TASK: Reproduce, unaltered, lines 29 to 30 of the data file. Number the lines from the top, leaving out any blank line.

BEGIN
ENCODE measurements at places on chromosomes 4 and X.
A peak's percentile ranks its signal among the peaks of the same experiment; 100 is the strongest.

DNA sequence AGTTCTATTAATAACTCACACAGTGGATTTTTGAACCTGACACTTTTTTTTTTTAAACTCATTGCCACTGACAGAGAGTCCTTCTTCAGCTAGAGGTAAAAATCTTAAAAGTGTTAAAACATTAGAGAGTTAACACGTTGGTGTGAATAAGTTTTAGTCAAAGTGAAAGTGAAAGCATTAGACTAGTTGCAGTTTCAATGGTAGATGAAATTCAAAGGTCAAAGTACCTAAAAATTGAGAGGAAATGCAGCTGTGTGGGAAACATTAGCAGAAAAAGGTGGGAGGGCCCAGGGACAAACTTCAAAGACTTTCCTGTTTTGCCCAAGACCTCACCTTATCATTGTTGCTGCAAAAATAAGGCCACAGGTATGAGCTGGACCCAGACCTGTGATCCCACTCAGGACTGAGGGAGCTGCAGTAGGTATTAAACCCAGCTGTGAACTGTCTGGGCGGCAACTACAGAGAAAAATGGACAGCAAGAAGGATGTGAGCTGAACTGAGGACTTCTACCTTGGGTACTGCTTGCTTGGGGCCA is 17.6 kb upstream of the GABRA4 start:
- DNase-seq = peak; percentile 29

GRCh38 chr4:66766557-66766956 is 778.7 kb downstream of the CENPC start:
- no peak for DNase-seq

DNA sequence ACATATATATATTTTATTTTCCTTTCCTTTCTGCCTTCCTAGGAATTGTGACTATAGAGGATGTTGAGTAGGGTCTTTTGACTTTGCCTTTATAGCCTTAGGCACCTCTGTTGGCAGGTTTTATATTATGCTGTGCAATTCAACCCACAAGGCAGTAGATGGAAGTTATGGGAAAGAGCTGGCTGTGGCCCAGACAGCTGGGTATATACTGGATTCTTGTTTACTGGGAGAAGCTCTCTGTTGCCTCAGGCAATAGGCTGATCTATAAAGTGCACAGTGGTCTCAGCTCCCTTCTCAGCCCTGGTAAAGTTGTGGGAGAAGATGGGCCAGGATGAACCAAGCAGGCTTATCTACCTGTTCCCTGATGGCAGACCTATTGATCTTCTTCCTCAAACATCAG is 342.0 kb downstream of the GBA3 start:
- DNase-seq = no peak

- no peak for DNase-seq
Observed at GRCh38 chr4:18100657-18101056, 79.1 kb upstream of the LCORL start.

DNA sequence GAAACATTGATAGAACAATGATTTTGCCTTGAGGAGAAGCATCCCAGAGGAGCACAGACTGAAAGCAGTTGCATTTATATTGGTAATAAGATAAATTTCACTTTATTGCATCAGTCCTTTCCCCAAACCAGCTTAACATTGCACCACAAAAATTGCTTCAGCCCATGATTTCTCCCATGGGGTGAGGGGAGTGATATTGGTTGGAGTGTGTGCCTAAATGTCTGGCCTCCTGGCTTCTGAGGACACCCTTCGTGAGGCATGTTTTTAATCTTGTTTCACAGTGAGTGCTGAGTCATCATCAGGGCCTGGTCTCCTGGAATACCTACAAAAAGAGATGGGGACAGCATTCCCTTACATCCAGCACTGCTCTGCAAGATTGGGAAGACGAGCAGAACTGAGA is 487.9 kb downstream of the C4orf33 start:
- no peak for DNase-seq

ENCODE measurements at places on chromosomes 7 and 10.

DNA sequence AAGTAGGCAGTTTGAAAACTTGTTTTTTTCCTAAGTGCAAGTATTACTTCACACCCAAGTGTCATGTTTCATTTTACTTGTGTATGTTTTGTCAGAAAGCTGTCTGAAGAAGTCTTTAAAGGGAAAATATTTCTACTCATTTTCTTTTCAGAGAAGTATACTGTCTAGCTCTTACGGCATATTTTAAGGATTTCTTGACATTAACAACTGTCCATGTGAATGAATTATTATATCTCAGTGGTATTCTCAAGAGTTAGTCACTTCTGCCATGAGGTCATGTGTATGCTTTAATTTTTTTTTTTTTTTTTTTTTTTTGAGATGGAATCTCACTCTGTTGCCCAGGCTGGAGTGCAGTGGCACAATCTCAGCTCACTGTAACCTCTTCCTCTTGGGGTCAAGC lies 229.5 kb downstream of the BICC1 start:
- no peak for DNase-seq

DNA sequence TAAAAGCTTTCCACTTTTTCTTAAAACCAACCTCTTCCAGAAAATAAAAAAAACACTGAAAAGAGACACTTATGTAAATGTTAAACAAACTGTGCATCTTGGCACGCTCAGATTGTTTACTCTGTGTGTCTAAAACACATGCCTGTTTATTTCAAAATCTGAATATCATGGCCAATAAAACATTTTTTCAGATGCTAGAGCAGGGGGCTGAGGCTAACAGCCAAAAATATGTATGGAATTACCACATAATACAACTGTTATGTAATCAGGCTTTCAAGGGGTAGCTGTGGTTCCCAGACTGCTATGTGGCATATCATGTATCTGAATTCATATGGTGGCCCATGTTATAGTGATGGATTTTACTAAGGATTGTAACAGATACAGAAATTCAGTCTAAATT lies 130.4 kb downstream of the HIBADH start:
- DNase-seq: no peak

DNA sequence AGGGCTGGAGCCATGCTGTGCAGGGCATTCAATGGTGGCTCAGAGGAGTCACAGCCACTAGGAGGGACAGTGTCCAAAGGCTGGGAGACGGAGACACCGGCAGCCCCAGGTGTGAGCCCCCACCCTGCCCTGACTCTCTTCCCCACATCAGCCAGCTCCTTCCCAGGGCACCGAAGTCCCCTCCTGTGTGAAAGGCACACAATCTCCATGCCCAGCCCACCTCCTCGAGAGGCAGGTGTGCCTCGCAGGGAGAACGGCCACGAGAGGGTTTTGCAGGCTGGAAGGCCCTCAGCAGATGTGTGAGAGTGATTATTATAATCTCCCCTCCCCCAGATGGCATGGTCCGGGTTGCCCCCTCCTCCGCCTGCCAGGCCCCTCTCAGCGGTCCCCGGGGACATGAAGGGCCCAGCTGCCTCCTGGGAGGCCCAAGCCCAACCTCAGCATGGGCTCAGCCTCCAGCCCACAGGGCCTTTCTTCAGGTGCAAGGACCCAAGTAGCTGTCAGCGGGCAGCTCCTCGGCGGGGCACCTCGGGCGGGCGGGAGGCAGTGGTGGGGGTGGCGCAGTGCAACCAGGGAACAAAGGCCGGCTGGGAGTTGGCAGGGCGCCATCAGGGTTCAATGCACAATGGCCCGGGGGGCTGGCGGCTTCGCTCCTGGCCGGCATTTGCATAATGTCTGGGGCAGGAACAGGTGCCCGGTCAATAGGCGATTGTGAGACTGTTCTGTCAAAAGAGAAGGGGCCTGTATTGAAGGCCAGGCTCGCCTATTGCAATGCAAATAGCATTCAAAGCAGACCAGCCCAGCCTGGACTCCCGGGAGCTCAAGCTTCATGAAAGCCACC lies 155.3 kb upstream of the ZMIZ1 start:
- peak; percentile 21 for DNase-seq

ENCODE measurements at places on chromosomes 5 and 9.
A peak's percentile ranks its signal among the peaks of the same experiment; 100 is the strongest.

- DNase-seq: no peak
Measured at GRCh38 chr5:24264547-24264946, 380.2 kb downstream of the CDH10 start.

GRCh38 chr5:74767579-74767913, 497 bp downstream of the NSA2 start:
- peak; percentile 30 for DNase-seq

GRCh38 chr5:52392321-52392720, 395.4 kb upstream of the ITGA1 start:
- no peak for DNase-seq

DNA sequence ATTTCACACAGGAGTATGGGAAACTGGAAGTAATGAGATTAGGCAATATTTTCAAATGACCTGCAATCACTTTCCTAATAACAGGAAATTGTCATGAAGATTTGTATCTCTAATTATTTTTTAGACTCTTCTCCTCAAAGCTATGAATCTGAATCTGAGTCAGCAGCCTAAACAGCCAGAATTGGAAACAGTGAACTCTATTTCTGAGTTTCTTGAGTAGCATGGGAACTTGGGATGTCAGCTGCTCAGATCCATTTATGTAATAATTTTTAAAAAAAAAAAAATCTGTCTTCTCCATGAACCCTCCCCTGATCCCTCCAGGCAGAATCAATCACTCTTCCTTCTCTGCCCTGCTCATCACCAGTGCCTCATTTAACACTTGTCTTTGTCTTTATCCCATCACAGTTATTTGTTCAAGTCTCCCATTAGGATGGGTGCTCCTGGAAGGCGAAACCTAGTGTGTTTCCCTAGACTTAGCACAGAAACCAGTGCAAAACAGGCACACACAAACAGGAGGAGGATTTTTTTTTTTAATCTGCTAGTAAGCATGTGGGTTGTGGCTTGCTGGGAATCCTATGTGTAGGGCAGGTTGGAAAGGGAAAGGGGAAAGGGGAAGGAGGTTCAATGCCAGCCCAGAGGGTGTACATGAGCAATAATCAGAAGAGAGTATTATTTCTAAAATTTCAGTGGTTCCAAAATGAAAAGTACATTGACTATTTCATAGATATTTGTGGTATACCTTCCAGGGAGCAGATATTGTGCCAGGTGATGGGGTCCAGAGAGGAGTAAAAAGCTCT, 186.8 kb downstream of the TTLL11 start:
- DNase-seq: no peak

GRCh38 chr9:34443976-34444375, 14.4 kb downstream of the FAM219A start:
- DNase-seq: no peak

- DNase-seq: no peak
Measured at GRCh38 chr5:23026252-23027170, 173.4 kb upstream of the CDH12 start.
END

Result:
- DNase-seq: no peak

GRCh38 chr9:34443976-34444375, 14.4 kb downstream of the FAM219A start: